Russia is using simply constructed, single-use drones to terrorize civilians in Ukraine. Launching a proper defense against the attacks can be a costly exercise.
Mostly, they come at night. Residents in Ukrainian cities are hearing the explosions from Russian kamikaze drones with great frequency.
But the term "kamikaze" is actually somewhat misleading in this context. Kamikaze attacks were suicide missions carried out during World War II by young Japanese pilots who would crash their aircraft into Allied ships to create as much damage as possible. The death of the pilot was an intrinsic part of the entire concept.
Drones on the other hand, don't have human pilots. The term "single-use" would be more fitting, because unlike Turkish Bayraktar drones, which return after bombing attacks or reconnaissance flights, so-called kamikaze drones are destroyed during attacks.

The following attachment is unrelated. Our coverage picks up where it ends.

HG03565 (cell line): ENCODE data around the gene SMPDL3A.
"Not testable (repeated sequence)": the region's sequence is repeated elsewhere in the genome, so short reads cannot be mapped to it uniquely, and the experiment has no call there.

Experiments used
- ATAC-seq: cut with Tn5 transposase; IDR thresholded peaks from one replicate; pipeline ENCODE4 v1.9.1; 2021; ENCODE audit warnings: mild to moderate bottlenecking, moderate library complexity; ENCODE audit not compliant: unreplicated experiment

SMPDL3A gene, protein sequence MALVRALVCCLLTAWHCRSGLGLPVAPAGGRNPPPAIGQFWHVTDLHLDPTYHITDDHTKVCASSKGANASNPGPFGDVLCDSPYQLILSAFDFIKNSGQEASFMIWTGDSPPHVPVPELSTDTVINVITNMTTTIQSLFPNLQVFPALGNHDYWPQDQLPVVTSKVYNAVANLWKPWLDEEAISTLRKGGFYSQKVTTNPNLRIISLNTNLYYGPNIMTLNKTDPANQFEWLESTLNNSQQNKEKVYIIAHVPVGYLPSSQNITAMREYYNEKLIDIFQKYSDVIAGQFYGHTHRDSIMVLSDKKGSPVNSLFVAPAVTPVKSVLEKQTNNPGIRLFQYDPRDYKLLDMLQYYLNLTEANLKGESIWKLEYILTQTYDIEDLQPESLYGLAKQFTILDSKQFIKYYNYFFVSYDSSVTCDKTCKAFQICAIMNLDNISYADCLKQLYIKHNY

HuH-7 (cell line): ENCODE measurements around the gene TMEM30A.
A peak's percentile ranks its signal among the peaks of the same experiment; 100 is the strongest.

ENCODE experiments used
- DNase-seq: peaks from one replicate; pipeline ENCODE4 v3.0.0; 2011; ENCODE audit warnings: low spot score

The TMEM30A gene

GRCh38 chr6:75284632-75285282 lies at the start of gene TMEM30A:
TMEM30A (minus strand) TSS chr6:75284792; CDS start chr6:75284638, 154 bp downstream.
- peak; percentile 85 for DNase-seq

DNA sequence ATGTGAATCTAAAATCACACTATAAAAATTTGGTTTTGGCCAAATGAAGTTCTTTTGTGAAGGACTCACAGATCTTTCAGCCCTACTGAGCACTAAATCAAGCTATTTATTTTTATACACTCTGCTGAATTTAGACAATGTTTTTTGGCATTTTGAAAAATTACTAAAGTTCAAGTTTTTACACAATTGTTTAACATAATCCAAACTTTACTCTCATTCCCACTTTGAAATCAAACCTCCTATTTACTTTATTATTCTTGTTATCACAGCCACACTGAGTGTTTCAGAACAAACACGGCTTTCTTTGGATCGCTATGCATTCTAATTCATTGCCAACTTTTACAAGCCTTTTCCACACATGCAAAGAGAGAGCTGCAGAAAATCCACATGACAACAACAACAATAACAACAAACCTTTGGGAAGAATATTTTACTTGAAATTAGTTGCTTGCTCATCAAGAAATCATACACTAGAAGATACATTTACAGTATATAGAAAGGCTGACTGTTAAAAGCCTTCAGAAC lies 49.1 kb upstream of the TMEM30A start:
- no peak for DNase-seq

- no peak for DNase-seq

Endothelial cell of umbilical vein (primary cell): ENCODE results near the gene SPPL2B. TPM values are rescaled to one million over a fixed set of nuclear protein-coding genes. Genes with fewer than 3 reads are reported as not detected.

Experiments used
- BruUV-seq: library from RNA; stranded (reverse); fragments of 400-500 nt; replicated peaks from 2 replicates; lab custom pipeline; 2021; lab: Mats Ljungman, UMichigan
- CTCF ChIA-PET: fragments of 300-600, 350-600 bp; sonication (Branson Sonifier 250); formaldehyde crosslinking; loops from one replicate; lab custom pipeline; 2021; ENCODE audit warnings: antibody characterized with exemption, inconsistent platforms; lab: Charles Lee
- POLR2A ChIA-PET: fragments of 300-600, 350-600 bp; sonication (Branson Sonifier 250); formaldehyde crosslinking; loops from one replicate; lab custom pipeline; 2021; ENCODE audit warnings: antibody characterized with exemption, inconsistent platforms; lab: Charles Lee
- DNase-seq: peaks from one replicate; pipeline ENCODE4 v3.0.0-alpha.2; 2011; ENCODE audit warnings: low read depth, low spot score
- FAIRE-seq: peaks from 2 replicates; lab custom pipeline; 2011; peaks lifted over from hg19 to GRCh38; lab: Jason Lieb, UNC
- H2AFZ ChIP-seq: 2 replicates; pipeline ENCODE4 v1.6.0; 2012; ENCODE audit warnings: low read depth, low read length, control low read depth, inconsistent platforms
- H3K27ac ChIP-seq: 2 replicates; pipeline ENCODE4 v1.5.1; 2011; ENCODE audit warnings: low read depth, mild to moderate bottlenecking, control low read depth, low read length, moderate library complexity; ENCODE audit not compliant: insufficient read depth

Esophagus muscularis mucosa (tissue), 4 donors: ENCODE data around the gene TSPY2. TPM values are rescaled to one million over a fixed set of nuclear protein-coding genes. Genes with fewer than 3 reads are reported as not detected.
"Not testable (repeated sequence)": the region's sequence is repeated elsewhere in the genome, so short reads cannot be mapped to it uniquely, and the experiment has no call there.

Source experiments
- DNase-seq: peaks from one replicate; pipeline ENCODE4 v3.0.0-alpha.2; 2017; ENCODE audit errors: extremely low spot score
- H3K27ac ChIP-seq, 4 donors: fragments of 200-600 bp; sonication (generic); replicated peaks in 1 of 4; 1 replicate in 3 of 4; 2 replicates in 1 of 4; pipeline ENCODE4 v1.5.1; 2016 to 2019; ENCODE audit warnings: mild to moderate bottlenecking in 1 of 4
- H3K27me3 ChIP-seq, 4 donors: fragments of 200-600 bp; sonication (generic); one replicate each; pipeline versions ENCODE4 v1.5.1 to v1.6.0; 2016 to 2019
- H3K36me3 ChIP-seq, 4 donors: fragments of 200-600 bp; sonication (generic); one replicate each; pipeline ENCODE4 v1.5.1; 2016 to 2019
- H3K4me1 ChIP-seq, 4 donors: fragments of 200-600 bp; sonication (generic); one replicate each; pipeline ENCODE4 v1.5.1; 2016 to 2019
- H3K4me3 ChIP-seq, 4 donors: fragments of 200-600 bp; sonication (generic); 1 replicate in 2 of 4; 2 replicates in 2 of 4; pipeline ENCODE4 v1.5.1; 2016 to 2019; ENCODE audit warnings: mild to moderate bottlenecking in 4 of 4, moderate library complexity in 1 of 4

The kamikaze drone model most commonly deployed in Ukraine is the Shahed-136. It's manufactured in Iran, though both Russia and Iran dispute the purchase of them. The Shahed-136 is around 3.5 meters (11.5 feet) long with delta wings that extend 2.5 meters. The drone can carry 50 kilograms (110 pounds) of explosives. It relies on a gasoline-powered rear propeller for propulsion. It's rather loud, and its top speed of 200 kilometers per hour (124 miles per hour) is relatively low.
It has a range, however, of up to 2,000 kilometers (1,243 miles). Even if the actual range of the drone is actually a bit lower than its Iranian manufacturers claim, it's still significantly further than other kamikaze drones. The Shahed-136 drones can reach every Ukrainian city from Russia.